The focus of the past week was on the importance of community sport, inspired by an upcoming article for We Are Our Media. So, with the Women’s Super League kicking off in Durham, and a one-year-old daughter in tow, the blog headed out to explore community-based football in action.
It started with a queue at the New Ferens Park turnstile – always a rare sight. Durham got over 600 in for this game, the highest crowd in WSL2 on the opening weekend of the season. One of the keys to that success is the relationship between the Wildcats and a host of youth teams across the region. And it really is right across the region, from Durham and its immediate suburbs as far as Whitehaven, on the Cumbrian coast. Today the youngsters – girls and boys – were invited to join in a half-time parade and photo shoot in front of the main stand, and that sister club initiative pays dividends: kids come to the games, bring parents, siblings and grandparents. Crowds increase, as does a sense of occasion at matches. The club grows steadily, as do the profits from the tea hut.
For the city of Durham, where sporting prowess is typically connected with the university and tends to revolve around the more public school pursuits of rugby and cricket, the Women represent something of a breakthrough. Durham City AFC, the leading men’s team, is in its second full season of ground-sharing out of town: its new adopted home in Willington is one of the great Northern League venues, but represents another down cycle in a frustrating rollercoaster of a recent history. Although the noticeboard in the carpark outside the ground still promotes City’s ‘Next Home Game’, current circumstances suggest it will be a long time before a date and time appears in the gap.
The Wildcats, though, have more than filled the void. WSL2 is the second tier of women’s football in England, and Durham rubs shoulders with teams that enjoy illustrious connections. Today’s opponents, Tottenham Hotspur, share resources with the Premier League team; it’s a familiar tie-up in the women’s game these days, even if the cash available to the ladies would barely register a blip on the men’s wage bill. Another rival, Doncaster Rovers Belles, are among the oldest and most prominent women’s teams in the country. For Durham, founded as recently as 2014 in a merger between town and gown, progress has needed to be swift. On the field, the team has never been out of its depth in this company; off the field support has steadily grown and Durham was awarded the Club of the Year prize for WSL2 last season in recognition of its progress.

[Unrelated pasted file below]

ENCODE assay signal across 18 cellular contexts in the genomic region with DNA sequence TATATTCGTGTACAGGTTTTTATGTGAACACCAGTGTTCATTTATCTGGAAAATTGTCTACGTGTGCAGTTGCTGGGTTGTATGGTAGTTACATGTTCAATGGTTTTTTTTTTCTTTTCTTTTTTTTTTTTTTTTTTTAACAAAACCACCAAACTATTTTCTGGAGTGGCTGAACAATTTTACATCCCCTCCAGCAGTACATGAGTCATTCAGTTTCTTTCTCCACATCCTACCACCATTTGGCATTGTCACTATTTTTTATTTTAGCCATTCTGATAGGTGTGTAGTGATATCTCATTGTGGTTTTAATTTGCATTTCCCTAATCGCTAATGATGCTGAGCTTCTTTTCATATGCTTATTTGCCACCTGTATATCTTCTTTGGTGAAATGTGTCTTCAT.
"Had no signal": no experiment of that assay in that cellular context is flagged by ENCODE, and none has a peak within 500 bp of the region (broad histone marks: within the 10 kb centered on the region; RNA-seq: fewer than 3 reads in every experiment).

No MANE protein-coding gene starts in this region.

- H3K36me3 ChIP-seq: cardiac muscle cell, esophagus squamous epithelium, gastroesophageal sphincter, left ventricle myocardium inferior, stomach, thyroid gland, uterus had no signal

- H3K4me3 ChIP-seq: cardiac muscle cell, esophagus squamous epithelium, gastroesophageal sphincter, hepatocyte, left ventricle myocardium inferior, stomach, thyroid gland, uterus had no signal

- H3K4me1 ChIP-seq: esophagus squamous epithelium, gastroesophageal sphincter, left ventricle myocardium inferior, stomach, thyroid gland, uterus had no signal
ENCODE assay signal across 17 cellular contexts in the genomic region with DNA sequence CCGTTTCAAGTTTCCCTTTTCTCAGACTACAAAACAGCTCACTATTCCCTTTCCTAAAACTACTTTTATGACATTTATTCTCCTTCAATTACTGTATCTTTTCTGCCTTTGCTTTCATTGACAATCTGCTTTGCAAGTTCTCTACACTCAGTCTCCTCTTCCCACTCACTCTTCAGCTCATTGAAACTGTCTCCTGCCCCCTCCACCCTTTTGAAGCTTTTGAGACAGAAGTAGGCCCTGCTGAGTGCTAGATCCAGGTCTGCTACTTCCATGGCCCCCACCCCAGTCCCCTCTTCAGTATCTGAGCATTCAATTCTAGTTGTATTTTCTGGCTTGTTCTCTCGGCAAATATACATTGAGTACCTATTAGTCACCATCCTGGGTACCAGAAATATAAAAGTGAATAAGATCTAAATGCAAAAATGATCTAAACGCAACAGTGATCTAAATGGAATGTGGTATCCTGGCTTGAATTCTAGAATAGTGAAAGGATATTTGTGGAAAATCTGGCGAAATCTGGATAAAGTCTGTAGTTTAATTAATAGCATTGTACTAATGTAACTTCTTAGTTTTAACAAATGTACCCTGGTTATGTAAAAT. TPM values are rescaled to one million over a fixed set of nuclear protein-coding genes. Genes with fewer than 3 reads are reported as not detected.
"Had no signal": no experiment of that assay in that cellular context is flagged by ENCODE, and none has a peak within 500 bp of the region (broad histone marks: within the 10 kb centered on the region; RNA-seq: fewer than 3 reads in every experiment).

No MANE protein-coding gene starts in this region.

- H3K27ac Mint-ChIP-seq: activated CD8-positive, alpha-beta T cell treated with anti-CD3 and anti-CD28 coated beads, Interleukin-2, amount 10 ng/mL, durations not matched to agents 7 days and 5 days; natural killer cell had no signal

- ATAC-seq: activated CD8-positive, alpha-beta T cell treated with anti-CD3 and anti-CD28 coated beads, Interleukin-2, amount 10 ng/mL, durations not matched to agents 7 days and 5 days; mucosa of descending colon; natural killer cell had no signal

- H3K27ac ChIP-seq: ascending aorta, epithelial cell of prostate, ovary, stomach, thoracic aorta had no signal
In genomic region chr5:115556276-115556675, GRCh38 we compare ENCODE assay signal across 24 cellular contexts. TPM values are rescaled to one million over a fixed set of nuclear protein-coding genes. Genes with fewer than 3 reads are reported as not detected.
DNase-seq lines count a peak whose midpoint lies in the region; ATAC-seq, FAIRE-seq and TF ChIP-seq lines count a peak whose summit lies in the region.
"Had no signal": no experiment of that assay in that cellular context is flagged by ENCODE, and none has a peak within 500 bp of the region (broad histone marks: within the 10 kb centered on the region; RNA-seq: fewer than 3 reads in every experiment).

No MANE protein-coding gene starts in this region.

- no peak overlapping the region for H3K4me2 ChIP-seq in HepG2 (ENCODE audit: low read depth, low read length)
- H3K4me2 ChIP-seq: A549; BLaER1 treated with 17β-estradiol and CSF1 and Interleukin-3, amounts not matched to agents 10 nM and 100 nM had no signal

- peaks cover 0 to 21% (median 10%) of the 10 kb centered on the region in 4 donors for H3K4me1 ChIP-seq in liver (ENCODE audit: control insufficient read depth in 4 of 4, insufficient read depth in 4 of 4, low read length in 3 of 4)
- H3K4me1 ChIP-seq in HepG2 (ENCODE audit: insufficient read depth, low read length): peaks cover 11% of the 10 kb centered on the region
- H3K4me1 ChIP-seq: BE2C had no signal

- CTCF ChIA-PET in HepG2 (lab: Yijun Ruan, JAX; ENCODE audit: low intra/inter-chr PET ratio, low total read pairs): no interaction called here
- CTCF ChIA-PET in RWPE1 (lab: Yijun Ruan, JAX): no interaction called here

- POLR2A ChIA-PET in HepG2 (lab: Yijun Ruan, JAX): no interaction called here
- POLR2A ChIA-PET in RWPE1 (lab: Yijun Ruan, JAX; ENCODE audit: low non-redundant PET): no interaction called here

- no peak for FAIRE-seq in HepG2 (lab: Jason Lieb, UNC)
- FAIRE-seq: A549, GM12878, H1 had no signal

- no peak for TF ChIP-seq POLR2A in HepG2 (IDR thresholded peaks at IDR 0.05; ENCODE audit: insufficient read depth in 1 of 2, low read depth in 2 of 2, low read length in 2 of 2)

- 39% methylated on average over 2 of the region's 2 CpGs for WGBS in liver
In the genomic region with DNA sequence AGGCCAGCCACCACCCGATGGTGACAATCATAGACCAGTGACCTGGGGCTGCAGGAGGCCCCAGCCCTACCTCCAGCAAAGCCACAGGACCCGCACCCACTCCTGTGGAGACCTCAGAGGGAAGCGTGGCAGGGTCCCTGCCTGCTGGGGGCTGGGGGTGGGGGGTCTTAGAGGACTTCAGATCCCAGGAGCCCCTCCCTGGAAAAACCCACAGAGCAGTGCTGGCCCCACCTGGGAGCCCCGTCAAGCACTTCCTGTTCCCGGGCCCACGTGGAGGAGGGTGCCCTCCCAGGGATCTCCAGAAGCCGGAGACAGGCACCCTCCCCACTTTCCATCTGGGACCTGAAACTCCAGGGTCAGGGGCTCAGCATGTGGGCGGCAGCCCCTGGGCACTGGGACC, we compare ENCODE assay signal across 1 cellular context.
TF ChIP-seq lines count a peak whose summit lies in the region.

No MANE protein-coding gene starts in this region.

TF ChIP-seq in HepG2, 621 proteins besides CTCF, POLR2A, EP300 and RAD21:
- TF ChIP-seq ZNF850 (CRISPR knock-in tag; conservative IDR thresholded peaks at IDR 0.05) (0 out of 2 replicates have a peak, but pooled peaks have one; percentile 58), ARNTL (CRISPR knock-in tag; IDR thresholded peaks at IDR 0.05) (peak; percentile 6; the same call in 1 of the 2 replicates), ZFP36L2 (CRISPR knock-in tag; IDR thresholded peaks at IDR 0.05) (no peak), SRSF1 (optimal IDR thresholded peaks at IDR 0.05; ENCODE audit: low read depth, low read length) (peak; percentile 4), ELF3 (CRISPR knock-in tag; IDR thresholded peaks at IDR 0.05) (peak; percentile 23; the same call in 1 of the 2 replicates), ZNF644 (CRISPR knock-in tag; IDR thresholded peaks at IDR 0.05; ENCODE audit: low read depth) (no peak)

On a previous visit to Durham, Beth Hepple caught the eye. Against Spurs, once again, she was at the fulcrum of the team’s play, a reliable outlet in midfield and blessed with the creativity to unpick the visitors’ defence. Durham’s first clear chance came from her astute pass, and it was no surprise that she opened the scoring. Spurs might have felt hard done by, and responded with a goal from Bianca Baptiste on the next attack, but Durham regained the lead in first half stoppage time through Nicki Gears.
An offside flag early in the second half saved the hosts as Spurs, newly promoted to this level, looked to get back into the game, but there were few serious scares after that. Durham’s sisterhood had something to celebrate; hopes of improving on last season’s fourth place are very much in place.
New Ferens Park, Durham
Sep. 24, 2017. Women’s Super League 2
Durham Wildcats 2 (Hepple, Gears) Tottenham Hotspur 1 (Baptiste)